The Fidelity consortium is developing the GTSPF as a means to keep GST aligned to TAI within tight specifications. This is achieved by conducting time transfer measurements between Galileo’s precision time facilities (PTFs) master clocks and the timescales within the core UTC(k) laboratories in the Fidelity consortium. These core UTC(k) laboratories are the National Metrological Institutes of France, Germany, Italy and the United Kingdom. The time transfer measurements are then forwarded to the GTSPF where they are used to predict the retroactively published TAI timescale to the current time.

The GTSPF then measures the deviations between the PTF master clock timescales and the predicted TAI. From these measurements, steering corrections are generated by the GTSPF. These corrections are then provided daily to Galileo, along with the offset between UTC and TAI, for use in steering the PTF master clocks. In addition, the GTSPF will examine the supplied time transfer data for the presence of anomalies (e.g. clock frequency jumps) and issue warnings to the relevant UTC(k) or Galileo if any are detected. The GTSPF will also compile statistical measures of the performance of the various timescales and make these available to designated users. This processing will be carried automatically by the GTSPF on a daily basis without operator intervention.

Coordinator: 
Dr Ray Jones
Helios Technology Ltd
29 Hercules Way, AeroPark,
Farnborough
GU14 6UU
United Kingdom
GSA Project Officer: 
Jean-Marc Pieplu
Total Cost: 
3 000 000 €
EU Contributions: 
3 000 000 €
Project Call: 
FP6 2nd Call
Contract Number: 
GJU/05/2419/CTF/FIDELITY

Work performed & results

The Fidelity consortium will develop the GTSPF and then use it to deliver time services to Galileo for IOV in 2008. The GTSPF will then be delivered to the GSA, including all hardware, software and documentation. As part of the operations of the GTSPF carried out for IOV, the Fidelity consortium will demonstrate the quality of the timing services provided using the GTSPF before the facility is finally delivered to the GSA. In parallel to the technical development of the GTSPF, the Fidelity consortium will also plan and document the operational and institutional migration path from operation of the GTSPF by Fidelity during IOV to the GTSF being operated by the permanent TSP during FOC. This will enable a seamless transition of services as part of the future implementation of the Galileo FOC. In addition, this planning activity is addressing potential uses of the timing services by a wider community including not only other GNSS services but also non-navigation users such as public utilities, financial institutions, etc. In summary, the Fidelity consortium is delivering a key piece of infrastructure for Galileo IOV that will enable the full performance potential of the Galileo system to be realised. It will also develop the planning needed to ensure a smooth transition of timing services to support Galileo FOC together with the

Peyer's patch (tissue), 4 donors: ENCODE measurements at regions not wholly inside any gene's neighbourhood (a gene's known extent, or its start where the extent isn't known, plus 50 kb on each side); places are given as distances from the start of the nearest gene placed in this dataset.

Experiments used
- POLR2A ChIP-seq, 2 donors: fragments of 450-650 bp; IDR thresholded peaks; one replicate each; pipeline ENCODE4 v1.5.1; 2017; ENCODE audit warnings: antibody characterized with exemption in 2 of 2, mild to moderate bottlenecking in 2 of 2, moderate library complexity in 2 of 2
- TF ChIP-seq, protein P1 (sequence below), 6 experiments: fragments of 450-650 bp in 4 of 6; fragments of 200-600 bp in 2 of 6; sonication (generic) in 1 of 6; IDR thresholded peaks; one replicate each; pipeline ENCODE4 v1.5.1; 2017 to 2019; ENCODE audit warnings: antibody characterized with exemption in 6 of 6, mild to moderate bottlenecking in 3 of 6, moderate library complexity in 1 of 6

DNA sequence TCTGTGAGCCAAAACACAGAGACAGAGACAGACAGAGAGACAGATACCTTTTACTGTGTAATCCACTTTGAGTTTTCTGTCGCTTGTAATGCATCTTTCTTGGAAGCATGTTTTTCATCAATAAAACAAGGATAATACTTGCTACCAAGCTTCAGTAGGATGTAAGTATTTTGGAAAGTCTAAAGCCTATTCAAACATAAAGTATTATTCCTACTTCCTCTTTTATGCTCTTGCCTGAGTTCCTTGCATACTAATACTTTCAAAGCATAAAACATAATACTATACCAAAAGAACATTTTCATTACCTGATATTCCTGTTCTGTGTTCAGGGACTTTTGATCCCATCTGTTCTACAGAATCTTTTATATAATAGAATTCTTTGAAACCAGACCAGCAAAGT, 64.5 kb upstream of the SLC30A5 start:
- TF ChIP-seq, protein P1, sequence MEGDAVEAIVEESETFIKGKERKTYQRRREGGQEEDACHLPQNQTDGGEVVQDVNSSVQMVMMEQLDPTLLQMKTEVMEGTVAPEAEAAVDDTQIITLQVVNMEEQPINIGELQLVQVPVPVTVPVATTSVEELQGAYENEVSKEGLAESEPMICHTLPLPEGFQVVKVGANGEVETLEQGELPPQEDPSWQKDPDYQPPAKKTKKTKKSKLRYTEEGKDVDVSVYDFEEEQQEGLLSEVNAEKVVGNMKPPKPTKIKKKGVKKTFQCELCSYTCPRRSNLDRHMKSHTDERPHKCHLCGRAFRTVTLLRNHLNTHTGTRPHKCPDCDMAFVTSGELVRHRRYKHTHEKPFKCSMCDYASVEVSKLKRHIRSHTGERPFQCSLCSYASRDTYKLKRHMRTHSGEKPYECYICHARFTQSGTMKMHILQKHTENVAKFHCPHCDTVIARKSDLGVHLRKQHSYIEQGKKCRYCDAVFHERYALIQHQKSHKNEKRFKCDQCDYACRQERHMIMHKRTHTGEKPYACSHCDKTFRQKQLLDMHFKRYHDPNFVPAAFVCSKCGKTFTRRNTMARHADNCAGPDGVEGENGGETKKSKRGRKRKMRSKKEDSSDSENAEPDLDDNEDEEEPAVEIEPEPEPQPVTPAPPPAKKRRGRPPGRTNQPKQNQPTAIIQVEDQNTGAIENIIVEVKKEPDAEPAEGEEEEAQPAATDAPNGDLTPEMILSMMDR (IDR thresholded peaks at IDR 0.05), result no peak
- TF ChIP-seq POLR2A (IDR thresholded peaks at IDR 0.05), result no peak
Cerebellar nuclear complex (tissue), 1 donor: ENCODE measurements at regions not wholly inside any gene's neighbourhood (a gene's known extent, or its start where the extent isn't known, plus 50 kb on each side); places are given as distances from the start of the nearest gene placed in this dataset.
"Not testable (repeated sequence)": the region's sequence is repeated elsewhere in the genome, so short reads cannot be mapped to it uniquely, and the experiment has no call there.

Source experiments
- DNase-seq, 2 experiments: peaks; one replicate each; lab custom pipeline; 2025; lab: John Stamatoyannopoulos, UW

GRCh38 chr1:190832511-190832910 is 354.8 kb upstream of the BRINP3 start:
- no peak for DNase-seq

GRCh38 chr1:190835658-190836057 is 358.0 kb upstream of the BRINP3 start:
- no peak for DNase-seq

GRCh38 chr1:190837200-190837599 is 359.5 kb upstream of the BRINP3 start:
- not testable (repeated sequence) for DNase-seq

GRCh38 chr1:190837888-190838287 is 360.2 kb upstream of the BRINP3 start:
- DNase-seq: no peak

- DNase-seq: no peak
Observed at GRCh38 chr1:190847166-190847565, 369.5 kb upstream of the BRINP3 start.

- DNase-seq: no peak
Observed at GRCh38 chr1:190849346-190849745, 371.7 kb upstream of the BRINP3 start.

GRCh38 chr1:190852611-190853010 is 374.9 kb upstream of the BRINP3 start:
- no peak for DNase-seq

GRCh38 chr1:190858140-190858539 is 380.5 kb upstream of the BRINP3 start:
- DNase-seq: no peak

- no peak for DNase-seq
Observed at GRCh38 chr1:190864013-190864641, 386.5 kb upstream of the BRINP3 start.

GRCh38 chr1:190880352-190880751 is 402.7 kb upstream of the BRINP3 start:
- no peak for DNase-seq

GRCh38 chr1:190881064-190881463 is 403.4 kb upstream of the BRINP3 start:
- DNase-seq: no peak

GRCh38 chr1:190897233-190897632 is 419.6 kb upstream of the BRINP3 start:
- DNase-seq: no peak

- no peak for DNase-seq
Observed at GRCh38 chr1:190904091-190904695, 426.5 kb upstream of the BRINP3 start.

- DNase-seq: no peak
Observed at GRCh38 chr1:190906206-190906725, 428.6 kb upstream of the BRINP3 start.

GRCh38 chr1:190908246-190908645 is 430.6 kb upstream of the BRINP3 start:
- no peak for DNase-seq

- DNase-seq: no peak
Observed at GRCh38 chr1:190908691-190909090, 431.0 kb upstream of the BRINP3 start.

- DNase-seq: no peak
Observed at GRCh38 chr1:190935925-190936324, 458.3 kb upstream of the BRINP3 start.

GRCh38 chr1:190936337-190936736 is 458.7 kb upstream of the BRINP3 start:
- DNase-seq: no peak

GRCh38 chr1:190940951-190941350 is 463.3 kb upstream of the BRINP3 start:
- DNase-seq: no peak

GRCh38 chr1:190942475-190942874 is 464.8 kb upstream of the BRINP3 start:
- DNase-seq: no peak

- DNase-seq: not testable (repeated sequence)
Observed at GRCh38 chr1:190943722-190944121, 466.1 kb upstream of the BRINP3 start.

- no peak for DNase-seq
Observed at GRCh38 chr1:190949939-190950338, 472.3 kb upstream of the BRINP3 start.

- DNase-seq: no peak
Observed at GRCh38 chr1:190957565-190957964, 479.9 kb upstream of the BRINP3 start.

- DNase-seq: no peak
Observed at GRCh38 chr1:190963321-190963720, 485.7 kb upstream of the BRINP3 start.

FIDELITY
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Partners
Kayser-Threde GmbH
Germany
Physikalisch-Technische Bundesanstalt
Germany
Centre national d’études spatiales
France
LNE-SYRTE, Observatoire de Paris
France
National Physical Laboratory
United Kingdom
Thales Research & Technology Ltd
United Kingdom
Istituto Nazionale di Ricerca Metrologica
Italy
Astrogeodynamical Observatory
Poland

Updated: Oct 11, 2018